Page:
Implications of adipose-derived stromal cells in a 3D culture system for osteogenic differentiation: an in vitro and in vivo investigation

Department of Orthopaedic Surgery, University of Virginia, Box 800159, Charlottesville, VA 22908, USA. Electronic address: .
The Spine Journal (Impact Factor: 2.8). 01/2013; 13(1):32-43. DOI: 10.1016/j.spinee.2013.01.002
Source: PubMed

ABSTRACT Healthy mammalian cells in normal tissues are organized in complex three-dimensional (3D) networks that display nutrient and signaling gradients. Conventional techniques that grow cells in a 2D monolayer fail to reproduce the environment that is observed in vivo. In recent years, 3D culture systems have been used to mimic tumor microenvironments in cancer research and to emulate embryogenesis in stem cell cultures. However, there have been no studies exploring the ability for adipose-derived stromal (ADS) cells in a 3D culture system to undergo osteogenic differentiation.
To characterize and investigate the in vitro and in vivo potential for human ADS cells in a novel 3D culture system to undergo osteogenic differentiation.
Basic science and laboratory study.
Human ADS cells were isolated and prepared as either a 2D monolayer or 3D multicellular aggregates (MAs). Multicellular aggregates were formed using the hanging droplet technique. Cells were treated in osteogenic medium in vitro, and cellular differentiation was investigated using gene expression, histology, and microCT at 1-, 2-, and 4-week time points. In vivo investigation involved creating a muscle pouch by developing the avascular muscular interval in the vastus lateralis of male athymic rats. Specimens were then pretreated with osteogenic medium and surgically implanted as (1) carrier (Matrigel) alone (control), (2) carrier with human ADS cells in monolayer, or (3) human ADS cells as MAs. In vivo evidence of osteogenic differentiation was evaluated with micro computed tomography and histologic sectioning at a 2-week time point.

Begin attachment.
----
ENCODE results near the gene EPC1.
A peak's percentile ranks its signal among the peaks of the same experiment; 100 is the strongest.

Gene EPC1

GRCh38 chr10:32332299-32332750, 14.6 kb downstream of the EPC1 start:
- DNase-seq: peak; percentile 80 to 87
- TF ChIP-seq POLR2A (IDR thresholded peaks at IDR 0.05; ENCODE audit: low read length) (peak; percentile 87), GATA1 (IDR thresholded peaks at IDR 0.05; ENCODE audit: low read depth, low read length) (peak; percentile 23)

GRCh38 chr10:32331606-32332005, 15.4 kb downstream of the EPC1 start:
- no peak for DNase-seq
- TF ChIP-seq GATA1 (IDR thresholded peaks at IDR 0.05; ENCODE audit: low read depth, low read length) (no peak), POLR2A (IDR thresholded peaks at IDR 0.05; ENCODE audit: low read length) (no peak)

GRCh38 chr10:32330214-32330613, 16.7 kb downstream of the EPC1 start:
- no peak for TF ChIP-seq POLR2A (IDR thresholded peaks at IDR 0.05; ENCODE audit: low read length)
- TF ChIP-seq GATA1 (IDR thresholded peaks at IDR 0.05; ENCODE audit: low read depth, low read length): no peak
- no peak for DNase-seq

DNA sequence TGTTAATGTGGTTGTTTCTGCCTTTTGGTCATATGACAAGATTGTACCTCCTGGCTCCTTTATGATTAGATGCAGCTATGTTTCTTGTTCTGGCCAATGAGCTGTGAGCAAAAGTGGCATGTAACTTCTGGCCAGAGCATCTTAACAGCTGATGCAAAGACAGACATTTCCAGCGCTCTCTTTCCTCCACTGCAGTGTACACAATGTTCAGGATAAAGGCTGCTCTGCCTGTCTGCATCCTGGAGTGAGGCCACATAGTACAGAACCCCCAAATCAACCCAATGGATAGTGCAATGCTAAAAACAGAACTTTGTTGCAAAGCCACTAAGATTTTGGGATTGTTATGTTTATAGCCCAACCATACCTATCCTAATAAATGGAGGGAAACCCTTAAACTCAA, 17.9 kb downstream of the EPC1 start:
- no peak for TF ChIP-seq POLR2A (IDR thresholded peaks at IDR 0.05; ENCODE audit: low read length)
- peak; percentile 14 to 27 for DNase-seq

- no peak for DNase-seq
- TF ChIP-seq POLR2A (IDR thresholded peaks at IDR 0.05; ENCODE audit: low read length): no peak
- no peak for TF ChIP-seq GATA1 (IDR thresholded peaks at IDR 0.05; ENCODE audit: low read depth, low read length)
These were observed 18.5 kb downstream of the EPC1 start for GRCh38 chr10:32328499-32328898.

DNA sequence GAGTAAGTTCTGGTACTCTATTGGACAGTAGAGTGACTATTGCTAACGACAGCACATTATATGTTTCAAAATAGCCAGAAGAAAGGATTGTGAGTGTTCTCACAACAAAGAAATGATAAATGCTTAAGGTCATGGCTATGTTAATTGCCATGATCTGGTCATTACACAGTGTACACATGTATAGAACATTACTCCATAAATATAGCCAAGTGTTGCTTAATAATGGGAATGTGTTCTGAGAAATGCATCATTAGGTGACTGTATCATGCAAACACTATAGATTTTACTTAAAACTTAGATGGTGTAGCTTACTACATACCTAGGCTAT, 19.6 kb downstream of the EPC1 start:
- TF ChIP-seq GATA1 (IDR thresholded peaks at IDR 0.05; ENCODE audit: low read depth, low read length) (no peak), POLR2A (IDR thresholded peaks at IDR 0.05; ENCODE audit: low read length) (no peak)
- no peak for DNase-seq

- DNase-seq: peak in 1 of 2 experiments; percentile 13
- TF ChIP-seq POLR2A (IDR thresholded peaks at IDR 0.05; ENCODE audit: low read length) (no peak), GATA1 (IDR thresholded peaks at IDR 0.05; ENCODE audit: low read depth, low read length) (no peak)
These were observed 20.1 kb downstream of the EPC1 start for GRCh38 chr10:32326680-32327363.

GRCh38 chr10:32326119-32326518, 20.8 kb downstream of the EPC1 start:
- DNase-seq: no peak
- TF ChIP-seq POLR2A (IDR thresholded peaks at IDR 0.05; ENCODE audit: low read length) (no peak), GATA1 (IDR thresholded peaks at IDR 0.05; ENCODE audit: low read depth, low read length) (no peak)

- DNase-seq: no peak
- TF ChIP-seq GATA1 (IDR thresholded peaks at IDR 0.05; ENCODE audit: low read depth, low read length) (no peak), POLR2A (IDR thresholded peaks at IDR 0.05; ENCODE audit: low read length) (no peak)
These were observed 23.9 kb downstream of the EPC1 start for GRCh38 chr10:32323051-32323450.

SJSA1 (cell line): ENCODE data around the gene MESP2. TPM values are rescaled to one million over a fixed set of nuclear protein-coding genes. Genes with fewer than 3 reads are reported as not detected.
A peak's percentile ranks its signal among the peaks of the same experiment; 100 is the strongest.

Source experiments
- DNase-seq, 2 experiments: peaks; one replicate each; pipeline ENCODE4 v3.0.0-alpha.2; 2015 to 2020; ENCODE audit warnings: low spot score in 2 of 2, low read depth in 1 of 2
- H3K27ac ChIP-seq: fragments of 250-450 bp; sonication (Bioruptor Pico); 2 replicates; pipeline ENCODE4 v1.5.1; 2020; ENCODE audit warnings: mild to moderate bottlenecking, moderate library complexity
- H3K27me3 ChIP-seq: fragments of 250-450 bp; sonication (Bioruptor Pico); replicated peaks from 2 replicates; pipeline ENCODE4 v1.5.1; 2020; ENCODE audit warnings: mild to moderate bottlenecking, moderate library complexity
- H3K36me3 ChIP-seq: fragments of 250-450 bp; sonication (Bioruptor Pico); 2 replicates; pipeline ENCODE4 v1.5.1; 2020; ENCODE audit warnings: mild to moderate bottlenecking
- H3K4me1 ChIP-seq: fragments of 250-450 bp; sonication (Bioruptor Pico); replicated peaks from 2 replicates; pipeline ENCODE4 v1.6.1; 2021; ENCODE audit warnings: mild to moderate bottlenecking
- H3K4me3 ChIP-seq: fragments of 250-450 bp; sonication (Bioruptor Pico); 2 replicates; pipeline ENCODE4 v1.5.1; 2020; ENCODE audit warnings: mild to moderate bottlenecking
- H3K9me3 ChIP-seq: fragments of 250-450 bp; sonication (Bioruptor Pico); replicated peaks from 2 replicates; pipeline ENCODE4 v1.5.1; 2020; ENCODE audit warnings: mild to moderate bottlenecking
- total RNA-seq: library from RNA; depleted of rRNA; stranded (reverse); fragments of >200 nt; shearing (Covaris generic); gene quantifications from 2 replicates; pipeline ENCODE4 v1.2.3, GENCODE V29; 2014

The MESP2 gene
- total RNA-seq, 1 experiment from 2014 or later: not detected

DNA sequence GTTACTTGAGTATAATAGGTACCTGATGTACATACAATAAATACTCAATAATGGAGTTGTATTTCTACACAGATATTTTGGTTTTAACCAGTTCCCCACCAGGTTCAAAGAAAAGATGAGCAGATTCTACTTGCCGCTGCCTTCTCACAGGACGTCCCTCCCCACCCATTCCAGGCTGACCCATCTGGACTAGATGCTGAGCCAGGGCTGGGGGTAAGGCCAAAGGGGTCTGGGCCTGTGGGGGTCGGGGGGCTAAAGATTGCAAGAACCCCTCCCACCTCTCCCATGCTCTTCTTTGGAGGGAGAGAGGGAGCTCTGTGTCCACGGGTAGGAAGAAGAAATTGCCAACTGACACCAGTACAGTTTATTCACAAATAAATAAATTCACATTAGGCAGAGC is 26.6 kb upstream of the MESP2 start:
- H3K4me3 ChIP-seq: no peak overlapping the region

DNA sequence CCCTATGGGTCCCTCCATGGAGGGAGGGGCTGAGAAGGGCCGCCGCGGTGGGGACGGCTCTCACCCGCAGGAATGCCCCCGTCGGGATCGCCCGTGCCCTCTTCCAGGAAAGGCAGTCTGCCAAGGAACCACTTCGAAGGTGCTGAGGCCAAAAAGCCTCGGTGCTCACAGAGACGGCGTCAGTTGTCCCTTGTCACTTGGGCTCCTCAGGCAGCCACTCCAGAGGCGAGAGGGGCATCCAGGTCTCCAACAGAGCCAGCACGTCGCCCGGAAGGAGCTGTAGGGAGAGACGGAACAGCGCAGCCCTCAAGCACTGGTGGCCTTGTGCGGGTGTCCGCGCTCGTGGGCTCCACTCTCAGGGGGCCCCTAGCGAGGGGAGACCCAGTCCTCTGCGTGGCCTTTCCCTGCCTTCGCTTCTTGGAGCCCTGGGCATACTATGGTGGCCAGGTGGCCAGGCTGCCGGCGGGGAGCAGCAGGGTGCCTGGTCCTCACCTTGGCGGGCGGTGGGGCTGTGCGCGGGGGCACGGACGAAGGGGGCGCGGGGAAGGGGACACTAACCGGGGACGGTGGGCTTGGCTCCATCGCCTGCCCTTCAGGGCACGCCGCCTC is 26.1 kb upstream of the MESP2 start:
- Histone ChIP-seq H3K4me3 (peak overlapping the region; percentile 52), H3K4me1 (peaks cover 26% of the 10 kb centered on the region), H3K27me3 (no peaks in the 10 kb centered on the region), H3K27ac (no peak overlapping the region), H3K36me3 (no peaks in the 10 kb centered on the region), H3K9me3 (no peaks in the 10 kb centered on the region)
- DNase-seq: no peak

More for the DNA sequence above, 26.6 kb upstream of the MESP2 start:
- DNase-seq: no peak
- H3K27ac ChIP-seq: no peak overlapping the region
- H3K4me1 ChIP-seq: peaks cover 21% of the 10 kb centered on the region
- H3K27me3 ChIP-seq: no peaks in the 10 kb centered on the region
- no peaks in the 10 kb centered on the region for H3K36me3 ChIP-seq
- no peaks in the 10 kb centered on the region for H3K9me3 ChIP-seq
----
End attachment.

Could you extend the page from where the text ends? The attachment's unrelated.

Human ADS cells cultured by the hanging droplet technique successfully formed MAs at the air-fluid interface. Adipose-derived stromal cells cultured in monolayer or as 3D MAs retain their ability to self-replicate and undergo multilineage differentiation as confirmed by increased runx2/Cbfa2, ALP, and OCN and increased matrix mineralization on histologic sectioning. Multicellular aggregate cells expressed increased differentiation potential and extracellular matrix production over the same human ADS cells cultured in monolayer. Furthermore, MAs reseeded onto monolayer retained their stem cell capabilities. When implanted in vivo, significantly greater bone volume and extracellular matrix were present in the implanted specimens of MAs confirmed on both microCT and histological sectioning.
This is the first study to investigate the capability of human ADS cells in a 3D culture system to undergo osteogenic differentiation. The results confirm that MAs maintain their stem cell characteristics. Compared with analogous cells in monolayer culture, the human ADS cells as MAs exhibit elevated levels of osteogenic differentiation and increased matrix mineralization. Furthermore, the creation of uniform spheroids allows for improved handling and manipulation during transplantation. These findings strongly support the concept that 3D culture systems remain not only a viable option for stem cell culture but also possibly a more attractive alternative to traditional culture techniques to improve the osteogenic potential of human adipose stem cells.

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